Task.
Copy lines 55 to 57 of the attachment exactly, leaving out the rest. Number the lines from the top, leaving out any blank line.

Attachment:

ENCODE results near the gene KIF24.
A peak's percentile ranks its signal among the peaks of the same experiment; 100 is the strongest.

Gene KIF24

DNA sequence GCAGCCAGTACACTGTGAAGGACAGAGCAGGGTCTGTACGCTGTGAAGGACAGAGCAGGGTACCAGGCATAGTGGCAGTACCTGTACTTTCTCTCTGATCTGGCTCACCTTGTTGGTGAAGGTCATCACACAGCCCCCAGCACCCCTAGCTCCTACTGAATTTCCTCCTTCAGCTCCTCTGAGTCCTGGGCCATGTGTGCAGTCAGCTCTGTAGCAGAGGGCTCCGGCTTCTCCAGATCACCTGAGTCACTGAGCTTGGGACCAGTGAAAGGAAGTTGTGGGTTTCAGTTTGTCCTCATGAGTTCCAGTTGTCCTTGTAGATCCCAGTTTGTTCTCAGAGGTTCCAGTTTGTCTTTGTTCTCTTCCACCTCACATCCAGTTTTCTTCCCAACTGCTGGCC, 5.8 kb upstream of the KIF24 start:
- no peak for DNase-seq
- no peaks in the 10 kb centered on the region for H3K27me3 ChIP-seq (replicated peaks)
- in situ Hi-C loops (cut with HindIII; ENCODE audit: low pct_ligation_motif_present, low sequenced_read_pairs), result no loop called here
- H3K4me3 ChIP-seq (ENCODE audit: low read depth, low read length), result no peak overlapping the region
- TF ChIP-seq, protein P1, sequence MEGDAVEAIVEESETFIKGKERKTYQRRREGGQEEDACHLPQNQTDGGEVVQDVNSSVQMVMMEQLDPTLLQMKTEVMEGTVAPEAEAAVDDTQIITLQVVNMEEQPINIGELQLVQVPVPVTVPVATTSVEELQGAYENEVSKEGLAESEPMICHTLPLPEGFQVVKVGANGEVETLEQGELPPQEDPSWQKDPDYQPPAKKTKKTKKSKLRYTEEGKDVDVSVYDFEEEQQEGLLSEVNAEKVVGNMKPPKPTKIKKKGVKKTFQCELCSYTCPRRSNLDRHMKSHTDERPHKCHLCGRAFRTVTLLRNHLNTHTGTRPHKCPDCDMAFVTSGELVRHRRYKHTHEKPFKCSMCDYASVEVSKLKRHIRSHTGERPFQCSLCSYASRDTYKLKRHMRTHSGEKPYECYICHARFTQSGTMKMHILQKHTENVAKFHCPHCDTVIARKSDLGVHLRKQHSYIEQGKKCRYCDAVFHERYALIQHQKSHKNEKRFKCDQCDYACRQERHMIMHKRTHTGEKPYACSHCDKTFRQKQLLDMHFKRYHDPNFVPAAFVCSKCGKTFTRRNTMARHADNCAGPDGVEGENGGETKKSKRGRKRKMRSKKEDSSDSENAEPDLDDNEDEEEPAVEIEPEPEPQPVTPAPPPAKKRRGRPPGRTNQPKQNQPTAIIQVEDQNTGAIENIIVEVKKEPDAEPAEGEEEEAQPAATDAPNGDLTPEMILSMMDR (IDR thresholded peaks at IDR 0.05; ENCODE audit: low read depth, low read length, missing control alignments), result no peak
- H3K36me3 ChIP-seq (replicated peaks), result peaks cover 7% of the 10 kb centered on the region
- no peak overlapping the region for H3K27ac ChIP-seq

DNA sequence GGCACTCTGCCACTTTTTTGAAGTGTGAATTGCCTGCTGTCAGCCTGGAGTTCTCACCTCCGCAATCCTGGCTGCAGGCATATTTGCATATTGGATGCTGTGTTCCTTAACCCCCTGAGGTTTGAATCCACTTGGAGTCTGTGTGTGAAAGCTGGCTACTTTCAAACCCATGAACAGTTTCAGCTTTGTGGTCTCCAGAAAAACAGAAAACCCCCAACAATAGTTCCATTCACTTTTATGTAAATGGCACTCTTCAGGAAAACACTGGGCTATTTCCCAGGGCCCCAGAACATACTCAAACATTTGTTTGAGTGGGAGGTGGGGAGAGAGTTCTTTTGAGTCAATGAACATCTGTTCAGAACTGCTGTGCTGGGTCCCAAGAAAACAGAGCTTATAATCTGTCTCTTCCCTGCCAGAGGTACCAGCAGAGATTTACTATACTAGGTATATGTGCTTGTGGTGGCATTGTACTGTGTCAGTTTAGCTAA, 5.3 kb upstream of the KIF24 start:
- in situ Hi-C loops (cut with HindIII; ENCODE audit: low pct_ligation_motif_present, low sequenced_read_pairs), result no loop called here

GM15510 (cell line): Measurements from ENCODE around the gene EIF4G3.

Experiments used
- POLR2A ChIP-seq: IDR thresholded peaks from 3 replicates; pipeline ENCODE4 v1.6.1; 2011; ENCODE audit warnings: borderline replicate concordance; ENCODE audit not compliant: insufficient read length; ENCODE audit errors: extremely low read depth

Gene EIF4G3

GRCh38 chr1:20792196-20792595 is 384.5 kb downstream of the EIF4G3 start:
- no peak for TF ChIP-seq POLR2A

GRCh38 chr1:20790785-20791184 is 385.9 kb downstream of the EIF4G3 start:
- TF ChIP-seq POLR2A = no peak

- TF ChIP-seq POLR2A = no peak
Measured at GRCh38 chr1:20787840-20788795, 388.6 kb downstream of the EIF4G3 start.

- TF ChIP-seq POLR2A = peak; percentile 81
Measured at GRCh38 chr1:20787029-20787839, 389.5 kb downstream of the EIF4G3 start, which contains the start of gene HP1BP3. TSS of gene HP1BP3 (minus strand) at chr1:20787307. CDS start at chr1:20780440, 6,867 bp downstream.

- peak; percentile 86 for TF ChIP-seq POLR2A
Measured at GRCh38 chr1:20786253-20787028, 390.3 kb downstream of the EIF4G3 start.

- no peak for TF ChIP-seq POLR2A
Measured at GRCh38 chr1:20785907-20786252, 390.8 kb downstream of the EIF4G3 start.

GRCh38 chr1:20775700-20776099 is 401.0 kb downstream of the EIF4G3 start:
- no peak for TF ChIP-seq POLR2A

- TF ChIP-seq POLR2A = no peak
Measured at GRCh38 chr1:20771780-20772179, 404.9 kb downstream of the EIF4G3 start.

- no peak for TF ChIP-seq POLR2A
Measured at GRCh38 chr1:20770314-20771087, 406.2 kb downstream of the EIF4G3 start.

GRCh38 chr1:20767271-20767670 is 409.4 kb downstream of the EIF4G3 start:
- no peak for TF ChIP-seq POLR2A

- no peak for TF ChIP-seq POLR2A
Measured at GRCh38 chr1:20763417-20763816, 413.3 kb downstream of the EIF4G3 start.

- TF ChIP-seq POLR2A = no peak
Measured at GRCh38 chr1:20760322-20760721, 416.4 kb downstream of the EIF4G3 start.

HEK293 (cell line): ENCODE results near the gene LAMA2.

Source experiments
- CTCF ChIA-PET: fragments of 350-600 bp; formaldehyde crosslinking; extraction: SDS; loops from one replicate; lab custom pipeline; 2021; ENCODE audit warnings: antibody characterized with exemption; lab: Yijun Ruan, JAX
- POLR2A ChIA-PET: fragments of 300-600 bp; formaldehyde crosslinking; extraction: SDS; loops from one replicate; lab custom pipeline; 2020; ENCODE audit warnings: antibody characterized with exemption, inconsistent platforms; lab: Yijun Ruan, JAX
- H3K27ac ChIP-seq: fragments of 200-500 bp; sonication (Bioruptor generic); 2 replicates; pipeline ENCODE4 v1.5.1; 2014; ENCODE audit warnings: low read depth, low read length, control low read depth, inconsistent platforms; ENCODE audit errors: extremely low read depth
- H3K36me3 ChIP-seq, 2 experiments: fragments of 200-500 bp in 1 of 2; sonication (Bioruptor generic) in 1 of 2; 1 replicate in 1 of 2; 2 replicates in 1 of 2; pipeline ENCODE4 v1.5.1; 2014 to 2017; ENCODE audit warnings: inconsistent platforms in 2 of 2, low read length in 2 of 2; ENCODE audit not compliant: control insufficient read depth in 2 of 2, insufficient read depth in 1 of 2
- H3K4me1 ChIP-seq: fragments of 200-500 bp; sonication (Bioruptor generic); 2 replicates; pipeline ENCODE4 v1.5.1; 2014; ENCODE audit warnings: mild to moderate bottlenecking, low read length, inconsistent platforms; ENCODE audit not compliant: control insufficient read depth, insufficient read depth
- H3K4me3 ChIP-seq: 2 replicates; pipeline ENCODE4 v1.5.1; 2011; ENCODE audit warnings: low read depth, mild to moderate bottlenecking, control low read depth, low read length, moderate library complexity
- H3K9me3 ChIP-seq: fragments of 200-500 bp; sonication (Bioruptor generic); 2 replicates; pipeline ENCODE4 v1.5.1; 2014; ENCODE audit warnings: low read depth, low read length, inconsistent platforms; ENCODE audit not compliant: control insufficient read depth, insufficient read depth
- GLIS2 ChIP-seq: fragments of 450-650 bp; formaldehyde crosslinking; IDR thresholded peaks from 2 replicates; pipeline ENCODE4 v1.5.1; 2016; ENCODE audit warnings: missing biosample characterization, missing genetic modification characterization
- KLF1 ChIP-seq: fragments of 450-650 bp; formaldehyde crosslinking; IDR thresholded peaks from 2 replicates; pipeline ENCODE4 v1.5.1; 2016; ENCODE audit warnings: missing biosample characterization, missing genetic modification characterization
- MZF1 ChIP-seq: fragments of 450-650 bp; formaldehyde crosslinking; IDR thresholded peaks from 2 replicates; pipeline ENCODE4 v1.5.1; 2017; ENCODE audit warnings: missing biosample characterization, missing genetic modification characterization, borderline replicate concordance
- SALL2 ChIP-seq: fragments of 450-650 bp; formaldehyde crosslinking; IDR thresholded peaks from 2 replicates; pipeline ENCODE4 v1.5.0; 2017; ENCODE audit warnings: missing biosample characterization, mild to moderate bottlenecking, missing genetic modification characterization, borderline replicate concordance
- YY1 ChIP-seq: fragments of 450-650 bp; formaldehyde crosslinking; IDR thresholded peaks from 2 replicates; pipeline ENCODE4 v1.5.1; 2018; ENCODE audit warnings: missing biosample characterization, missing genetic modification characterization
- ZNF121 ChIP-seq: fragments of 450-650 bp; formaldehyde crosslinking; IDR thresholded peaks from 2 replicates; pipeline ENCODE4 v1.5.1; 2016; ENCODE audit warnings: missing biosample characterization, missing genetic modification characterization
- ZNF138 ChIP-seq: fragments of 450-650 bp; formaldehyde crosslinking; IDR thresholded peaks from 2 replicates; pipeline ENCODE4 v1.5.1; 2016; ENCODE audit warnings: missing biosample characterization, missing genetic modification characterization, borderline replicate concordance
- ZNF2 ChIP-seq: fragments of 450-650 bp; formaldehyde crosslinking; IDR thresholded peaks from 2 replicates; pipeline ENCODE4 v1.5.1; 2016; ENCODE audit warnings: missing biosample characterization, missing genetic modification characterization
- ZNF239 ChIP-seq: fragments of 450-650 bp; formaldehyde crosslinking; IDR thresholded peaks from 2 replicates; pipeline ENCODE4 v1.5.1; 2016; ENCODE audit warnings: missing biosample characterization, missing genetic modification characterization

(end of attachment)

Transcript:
- YY1 ChIP-seq: fragments of 450-650 bp; formaldehyde crosslinking; IDR thresholded peaks from 2 replicates; pipeline ENCODE4 v1.5.1; 2018; ENCODE audit warnings: missing biosample characterization, missing genetic modification characterization
- ZNF121 ChIP-seq: fragments of 450-650 bp; formaldehyde crosslinking; IDR thresholded peaks from 2 replicates; pipeline ENCODE4 v1.5.1; 2016; ENCODE audit warnings: missing biosample characterization, missing genetic modification characterization
- ZNF138 ChIP-seq: fragments of 450-650 bp; formaldehyde crosslinking; IDR thresholded peaks from 2 replicates; pipeline ENCODE4 v1.5.1; 2016; ENCODE audit warnings: missing biosample characterization, missing genetic modification characterization, borderline replicate concordance